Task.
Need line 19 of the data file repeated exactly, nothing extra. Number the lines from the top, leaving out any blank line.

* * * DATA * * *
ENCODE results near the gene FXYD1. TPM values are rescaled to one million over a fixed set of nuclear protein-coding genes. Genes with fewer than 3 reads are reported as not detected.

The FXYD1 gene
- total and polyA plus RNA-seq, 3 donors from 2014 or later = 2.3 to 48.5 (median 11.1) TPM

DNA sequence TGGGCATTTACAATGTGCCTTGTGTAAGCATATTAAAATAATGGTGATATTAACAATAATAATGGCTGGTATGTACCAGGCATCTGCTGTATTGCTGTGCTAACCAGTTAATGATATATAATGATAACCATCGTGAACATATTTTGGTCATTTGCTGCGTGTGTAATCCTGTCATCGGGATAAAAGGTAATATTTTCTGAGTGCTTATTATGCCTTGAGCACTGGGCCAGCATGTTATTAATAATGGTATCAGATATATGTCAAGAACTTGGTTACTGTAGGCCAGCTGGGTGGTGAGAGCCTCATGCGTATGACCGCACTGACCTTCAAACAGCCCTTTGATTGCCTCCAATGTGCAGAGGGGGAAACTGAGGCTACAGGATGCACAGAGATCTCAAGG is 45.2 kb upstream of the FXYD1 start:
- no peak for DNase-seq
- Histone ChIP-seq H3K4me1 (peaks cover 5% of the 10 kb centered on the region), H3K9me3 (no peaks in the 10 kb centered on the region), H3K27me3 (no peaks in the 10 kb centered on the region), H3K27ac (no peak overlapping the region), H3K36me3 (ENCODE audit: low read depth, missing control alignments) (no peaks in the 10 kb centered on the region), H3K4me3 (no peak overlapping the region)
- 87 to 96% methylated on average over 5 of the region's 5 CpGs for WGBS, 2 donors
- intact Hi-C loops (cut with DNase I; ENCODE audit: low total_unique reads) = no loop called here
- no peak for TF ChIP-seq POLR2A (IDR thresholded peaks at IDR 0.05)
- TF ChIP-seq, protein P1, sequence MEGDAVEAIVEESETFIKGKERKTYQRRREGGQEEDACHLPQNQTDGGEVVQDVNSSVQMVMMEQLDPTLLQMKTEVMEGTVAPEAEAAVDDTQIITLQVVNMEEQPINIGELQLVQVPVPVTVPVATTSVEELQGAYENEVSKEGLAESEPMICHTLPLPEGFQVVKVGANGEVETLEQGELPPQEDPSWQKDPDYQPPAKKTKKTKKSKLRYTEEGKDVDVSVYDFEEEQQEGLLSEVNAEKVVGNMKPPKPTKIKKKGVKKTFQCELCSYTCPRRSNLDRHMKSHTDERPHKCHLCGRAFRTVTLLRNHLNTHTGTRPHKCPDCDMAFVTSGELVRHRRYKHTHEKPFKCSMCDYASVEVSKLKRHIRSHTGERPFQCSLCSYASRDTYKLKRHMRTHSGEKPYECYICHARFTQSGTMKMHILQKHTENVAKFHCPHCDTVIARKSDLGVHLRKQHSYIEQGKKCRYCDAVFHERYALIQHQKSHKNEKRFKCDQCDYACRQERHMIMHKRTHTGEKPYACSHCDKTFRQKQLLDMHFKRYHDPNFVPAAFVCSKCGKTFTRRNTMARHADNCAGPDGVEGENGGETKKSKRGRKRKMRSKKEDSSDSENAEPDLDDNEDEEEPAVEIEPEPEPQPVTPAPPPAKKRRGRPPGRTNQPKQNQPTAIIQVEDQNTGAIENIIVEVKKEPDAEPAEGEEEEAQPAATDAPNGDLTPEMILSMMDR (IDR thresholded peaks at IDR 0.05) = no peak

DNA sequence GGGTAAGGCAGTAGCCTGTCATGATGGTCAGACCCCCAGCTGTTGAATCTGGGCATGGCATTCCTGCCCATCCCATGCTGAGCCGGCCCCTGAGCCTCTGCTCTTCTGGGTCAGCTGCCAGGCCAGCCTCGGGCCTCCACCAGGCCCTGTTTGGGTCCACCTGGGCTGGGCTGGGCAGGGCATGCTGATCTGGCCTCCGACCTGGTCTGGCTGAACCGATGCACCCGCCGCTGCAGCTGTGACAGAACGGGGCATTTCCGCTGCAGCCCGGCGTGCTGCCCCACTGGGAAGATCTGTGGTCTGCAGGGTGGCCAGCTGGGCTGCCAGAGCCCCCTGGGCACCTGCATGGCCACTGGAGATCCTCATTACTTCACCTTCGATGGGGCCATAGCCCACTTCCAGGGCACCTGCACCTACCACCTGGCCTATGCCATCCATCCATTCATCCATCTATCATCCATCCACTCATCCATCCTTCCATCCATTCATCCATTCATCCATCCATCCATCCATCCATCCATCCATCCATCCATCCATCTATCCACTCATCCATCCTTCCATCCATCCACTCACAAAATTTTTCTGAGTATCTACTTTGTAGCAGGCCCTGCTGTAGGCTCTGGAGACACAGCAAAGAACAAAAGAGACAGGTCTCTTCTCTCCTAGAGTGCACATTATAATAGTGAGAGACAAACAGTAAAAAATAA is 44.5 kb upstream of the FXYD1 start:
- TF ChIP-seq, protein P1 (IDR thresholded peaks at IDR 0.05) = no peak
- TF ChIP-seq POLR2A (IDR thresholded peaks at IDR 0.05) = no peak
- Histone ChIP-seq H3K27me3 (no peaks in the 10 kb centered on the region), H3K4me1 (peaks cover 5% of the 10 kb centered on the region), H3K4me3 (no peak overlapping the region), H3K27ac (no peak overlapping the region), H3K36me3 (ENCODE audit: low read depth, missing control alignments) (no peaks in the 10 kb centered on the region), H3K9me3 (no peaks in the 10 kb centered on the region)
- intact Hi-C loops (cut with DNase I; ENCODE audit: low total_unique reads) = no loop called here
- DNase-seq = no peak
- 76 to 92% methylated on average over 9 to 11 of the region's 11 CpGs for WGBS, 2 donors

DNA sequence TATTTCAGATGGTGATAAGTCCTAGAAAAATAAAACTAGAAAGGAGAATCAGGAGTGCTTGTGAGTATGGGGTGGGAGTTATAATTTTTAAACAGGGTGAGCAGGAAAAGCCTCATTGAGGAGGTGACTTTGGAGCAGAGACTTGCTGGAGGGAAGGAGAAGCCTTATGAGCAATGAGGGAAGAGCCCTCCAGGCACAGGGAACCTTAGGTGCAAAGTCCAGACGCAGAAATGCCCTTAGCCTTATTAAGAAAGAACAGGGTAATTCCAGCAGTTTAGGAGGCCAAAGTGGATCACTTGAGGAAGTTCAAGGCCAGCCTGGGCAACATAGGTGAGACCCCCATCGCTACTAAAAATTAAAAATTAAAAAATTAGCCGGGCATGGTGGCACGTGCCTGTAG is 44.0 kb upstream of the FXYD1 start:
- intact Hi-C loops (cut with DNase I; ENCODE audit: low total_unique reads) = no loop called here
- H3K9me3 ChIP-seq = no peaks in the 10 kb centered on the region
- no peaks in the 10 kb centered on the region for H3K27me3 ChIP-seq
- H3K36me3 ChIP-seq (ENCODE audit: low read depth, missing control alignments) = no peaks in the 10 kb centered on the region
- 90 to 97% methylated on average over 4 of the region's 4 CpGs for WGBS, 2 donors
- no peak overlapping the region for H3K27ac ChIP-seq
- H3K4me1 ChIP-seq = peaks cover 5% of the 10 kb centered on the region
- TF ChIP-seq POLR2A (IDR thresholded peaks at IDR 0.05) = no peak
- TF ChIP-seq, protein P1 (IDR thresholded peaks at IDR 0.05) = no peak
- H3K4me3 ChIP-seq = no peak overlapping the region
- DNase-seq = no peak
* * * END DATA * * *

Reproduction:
- intact Hi-C loops (cut with DNase I; ENCODE audit: low total_unique reads) = no loop called here